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Chavez vs. Golovkin: Fight needs to be on HBO, not PPV

A fight between Julio Cesar Chavez Jr. and Gennady Golovkin could be great. But it needs to be on HBO in order to thrive.

Joe Camporeale-USA TODAY Sports

The (super) middleweight showdown between Gennady Golovkin and Julio Cesar Chavez Jr. will be a great fight, assuming it gets finalized. Seriously. Despite the praise that has been heaped on Golovkin, who is affectionately called "Good Boy" by his fans (remember, that's short for fanatic), Chavez will be the best fighter that he has stepped in the ring with. For all of the criticism Chavez has received, mostly well-deserved, he has a head that has survived more damage than Tony Thompson's wife's hips, and he still hasn't gone down. Granted, having a cement block for a head isn't the best way to start out describing a man's chances in a boxing match, but it gives Chavez a better chance than the Osumanu Adama's of the world.

Golovkin will be there for Chavez to hit too. Heck, even Gabe Rosado was able to land something on GGG. Chavez is bigger (only by about three weight classes) and better than him. It's going to be a war, maybe even a Fight of the Year candidate.

And you'll be able to watch it all in HD from the comfort of your living room for a small sanctioning fee, I mean pay-per-view cost, of $60 (or more) payable to Top Rank and HBO.

I can understand the viewpoint of putting Chavez - Golovkin on pay-per-view. For one, as previously stated, it could be a great fight. Secondly, Chavez is popular among the valuable Mexican-American audience. But how popular is he, really? His rematch with Bryan Vera drew a good rating on HBO but the live attendance was poor, topping out at around 7,000, hardly the makings of a superstar. And we've seen people who can draw solid TV ratings not be able to produce big buyrates when it requires an extra $50 or more to see them ply their craft. With Chavez's reputation for weight struggles and the fact that he has tested positive twice for banned substances in post-fight drug exams, it could be a little risky to pay good money in the faith that he shows up in one hundred percent condition. As for Golovkin, he too is able to draw solid ratings on HBO, but do you think he could draw anything on PPV?

The main fight to use as a barometer could be Chavez's bout with Sergio Martinez in September 2012. It was the first major PPV either man had headlined, and it ended up doing a little over 400,000 buys. That was pretty good when we consider that neither was a proven PPV draw and it was widely considered to be a mismatch coming in.

So what's the main difference between now and then? Timing. When Chavez and Martinez met, the PPV schedule was more slim than Tommy Hearns' arms. Floyd Mayweather had last fought in May and wouldn't fight again until the following May. Manny Pacquiao had fought in June and wasn't returning until December. September, a month typically reserved for the biggest boxing event of the year (along with the first Saturday in May), was wide open for the taking, and Top Rank snatched it for Chavez - Martinez.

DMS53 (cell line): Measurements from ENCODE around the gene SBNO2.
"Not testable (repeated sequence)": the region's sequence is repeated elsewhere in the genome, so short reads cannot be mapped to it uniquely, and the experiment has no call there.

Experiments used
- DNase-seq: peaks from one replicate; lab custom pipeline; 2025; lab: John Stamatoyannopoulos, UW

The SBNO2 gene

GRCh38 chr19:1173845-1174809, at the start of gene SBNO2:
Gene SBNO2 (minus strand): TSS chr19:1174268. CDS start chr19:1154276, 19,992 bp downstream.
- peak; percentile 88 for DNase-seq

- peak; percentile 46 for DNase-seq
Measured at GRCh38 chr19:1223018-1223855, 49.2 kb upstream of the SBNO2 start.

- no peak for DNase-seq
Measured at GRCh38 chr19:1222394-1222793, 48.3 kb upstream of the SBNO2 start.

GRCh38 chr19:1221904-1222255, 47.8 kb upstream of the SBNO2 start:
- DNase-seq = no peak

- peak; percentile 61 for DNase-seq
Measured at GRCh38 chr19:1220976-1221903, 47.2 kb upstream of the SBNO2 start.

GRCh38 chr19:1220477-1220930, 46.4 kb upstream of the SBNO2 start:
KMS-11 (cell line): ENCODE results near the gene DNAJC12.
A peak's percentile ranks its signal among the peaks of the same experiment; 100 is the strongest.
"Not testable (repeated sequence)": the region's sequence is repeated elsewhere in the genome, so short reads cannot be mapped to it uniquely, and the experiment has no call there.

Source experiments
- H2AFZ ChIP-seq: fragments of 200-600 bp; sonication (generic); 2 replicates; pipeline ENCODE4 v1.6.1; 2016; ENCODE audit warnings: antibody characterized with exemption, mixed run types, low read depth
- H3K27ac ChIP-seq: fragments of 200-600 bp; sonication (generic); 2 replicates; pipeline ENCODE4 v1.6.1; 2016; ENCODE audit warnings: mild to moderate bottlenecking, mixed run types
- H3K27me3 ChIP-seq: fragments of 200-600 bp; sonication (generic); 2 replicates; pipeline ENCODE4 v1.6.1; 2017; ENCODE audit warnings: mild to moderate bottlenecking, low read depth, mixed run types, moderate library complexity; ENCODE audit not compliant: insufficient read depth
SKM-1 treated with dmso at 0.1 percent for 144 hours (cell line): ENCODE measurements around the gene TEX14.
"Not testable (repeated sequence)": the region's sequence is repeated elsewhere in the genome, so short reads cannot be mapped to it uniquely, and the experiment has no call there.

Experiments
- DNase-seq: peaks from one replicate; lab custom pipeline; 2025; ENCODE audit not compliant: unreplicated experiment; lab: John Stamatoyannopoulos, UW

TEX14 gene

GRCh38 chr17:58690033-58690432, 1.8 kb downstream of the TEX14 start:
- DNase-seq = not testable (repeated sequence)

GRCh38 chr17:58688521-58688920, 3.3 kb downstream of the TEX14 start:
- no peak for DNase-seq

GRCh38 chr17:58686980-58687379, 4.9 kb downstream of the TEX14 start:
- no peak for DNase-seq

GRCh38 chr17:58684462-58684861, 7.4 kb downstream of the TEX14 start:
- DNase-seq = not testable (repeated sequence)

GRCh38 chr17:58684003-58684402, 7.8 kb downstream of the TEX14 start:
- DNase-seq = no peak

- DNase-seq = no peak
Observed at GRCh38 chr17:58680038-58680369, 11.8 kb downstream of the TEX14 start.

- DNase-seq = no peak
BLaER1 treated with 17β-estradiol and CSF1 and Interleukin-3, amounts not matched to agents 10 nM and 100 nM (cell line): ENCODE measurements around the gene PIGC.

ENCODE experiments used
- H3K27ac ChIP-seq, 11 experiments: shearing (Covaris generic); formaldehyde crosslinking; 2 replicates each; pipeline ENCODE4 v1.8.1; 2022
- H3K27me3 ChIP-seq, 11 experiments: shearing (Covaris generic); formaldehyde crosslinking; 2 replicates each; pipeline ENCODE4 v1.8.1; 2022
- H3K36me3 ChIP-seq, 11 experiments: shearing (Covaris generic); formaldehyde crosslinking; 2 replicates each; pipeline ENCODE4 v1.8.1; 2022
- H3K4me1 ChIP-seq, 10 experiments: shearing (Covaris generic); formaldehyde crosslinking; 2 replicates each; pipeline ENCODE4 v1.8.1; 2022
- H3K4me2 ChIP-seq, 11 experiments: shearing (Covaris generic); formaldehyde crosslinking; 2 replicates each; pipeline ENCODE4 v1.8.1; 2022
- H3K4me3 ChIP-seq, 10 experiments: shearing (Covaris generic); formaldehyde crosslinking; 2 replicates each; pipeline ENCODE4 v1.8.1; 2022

Unless you've been living under a rock, you know where I'm about to go with this. The PPV calendar in 2014 is a mess, filled with some good fights and some things that could underwhelm to say the least. Pacquiao has his rematch with Timothy Bradley in April. Mayweather faces Marcos Maidana in May. Martinez takes on Miguel Cotto in June. Canelo Alvarez is penciled in to return on July 26. Mayweather will likely make his return in September. The winner of Pacquiao - Bradley is supposed to fight the winner of Juan Manuel Marquez - Mike Alvarado in the fall, maybe October or November. You get the picture, it's packed.

Where would Chavez - Golovkin fit in with all of this? They're shooting for July 19 which is exactly one week before Canelo's target return date. Are they (meaning Top Rank and HBO) attempting to stick it to Golden Boy/Showtime by placing their own PPV with a popular Mexican one week before theirs? It's very possible. It's also very juvenile.

A fight between Chavez and Golovkin would be terrific for a sagging HBO brand, but is the kind of fight that would wilt on PPV in this climate. It's not worth the little extra cash grab in the short-term to only upset subscribers even more by putting a desired fight on PPV. Subscribers to HBO have gotten precious little for their money this year, they shouldn't have HBO stick it to them even further by placing a can't-miss battle somewhere that forces them to go even deeper into their pockets. It would be a slap in the face to the people who haven't cancelled HBO, sticking with it through the thick and thin.

If they must begin putting Chavez and Golovkin on PPV because of their STAR POWER or whatever, wait until after they have fought each other. A victor will emerge in front of a sizable HBO audience, one that even casual fans will want to see again. Hopefully, the winner could get a fight with Martinez, assuming "Maravilla" defeats Cotto. Or maybe the winner moves on to Andre Ward or Carl Froch. Who knows?

But HBO doesn't need to kill Chavez - Golovkin by putting it on PPV. If they do, they may only be euthanizing themselves.

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